We have found that adenovirus vectors of the invention replicate and/or express an adenoviral gene operably linked to a cell status-specific TRE preferentially in cells whose status permits the function of a cell status-specific TRE. In contrast to previously-described adenoviral vectors designed to replicate preferentially in specific, differentiated cell types, the adenovirus vectors of the present invention comprise regulatory elements that are not cell type-specific. Rather, they confer cell status-specific adenoviral replication and/or cell status-specific expression of an operably linked adenoviral gene and/or transgene.

The adenovirus vectors of the present invention comprise a cell status-specific TRE which is functional in a cell which exhibits a particular physiological (i.e., environmental or metabolic) characteristic which is reversible and/or progressive. The target cell may exhibit an aberrant physiological state, such as low oxygen tension, or may be subjected to an aberrant environmental condition, such as heat or ionizing radiation, in order for the cell-status TRE to function. The replication preference of these vectors is indicated by comparing the level of replication (i.e., titer) in cells in a requisite physiological state or condition (for example, an aberrant physiological state) to the level of replication in cells not exhibiting the requisite physiological state (for example, under normal physiological conditions). Thus, the invention also uses and takes advantage of what has been considered an undesirable aspect of adenoviral vectors, namely, their replication and possibly concomitant immunogenicity. The probability of runaway infection is significantly reduced due to the cell status-specific requirements for viral replication. Without wishing to be bound by any particular theory, the inventors note that production of adenovirus proteins can serve to activate and/or stimulate the immune system, generally and/or specifically toward target cells producing adenoviral proteins, which can be an important consideration in the cancer context, where patients are often moderately to severely immunocompromised.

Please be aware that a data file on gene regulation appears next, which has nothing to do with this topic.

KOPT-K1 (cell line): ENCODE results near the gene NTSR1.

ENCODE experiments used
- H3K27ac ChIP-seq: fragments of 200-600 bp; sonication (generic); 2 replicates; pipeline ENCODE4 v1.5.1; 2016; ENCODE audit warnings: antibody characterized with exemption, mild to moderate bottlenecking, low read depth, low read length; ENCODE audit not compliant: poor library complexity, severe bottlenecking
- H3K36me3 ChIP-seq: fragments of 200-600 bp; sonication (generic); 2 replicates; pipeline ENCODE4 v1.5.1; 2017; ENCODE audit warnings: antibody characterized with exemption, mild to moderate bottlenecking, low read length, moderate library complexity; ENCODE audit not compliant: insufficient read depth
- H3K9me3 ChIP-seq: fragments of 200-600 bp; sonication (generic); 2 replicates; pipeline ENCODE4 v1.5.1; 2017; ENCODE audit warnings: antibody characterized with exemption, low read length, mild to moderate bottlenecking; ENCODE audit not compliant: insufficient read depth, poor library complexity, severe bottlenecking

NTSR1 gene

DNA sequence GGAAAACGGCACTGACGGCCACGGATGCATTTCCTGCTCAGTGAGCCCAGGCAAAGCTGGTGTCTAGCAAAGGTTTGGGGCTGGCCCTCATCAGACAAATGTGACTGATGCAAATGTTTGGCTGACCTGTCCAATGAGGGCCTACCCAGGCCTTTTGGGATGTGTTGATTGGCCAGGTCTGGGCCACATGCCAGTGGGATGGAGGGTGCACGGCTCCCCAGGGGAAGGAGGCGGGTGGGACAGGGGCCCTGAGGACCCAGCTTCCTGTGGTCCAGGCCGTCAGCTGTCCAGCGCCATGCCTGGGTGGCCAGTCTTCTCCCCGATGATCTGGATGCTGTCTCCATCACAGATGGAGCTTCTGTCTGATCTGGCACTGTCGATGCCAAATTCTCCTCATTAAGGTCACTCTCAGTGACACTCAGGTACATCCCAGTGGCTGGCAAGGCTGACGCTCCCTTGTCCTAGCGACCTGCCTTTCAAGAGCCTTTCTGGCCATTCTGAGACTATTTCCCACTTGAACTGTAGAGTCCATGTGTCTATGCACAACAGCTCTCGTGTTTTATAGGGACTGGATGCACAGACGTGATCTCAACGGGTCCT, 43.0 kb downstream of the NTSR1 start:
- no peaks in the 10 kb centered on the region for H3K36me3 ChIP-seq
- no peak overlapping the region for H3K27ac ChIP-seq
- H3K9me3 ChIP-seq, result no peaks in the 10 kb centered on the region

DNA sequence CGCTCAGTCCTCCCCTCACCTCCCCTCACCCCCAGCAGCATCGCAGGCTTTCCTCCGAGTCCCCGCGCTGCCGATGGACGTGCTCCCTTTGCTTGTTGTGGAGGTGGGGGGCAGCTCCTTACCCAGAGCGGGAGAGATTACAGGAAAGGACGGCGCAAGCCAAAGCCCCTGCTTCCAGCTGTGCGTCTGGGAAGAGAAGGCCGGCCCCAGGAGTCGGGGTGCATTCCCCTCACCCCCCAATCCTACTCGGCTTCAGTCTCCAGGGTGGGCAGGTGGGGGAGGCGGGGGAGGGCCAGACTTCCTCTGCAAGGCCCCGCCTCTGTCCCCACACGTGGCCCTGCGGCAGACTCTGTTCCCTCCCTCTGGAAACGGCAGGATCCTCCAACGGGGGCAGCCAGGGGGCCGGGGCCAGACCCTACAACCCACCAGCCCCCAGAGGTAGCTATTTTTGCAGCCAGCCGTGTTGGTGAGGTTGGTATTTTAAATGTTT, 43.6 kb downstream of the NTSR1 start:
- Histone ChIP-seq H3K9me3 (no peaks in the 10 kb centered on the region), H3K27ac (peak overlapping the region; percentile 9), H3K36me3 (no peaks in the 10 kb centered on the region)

The adenovirus vectors of the present invention find particular utility in specific treatment regimens, in which the treatment is highly focused toward, for example, a particular cancer which might otherwise be inoperable or untreatable. An important feature of the invention is that the vectors are useful in these treatments regardless of the tissue or cell type of the cancer, and yet their cytotoxicity can be targeted to certain locations.

General Techniques

The practice of the present invention will employ, unless otherwise indicated, conventional techniques of molecular biology (including recombinant techniques), microbiology, cell biology, biochemistry, and immunology, which are within the skill of the art. Such techniques are explained fully in the literature, such as, “Molecular Cloning: A Laboratory Manual”, second edition (Sanbrook et al., 1989); “Oligonucleotide Synthesis” (M. J. Gait, ed., 1984); “Animal Cell Culture” (R. I. Freshney, ed., 1987); “Methods in Enzymology” (Academic Press, Inc.); “Handbook of Experimental Immunology” (D. M. Wei & C. C. Blackwell, eds.); “Gene Transfer Vectors for Mammalian Cells” (J. M. Miller & M. P. Calos, eds., 1987); “Current Protocols in Molecular Biology” (F. M. Ausubel et al., eds., 1987); “PCR: The Polymerase Chain Reaction”, (Mullis et al., eds., 1994); “Current Protocols in Immunology” (J. E. Coligan et al., eds., 1991).

For techniques related to adenovirus, see, inter alia, Felgner and Ringold (1989) Nature 337:387-388; Berkner and Sharp (1983) Nucl. Acids Res. 11:6003-6020; Graham (1984) EMBO J. 3:2917-2922; Bett et al. (1993) J. Virology 67:5911-5921; Bett et al. (1994) Proc. Natl. Acad. Sci. USA 91:8802-8806.

DEFINITIONS

As used herein, a “transcription response element” or “transcriptional regulatory element”, or “TRE” is a polynucleotide sequence, preferably a DNA sequence, which increases transcription of an operably linked polynucleotide sequence in a host cell that allows that TRE to function. A TRE can comprise an enhancer and/or a promoter.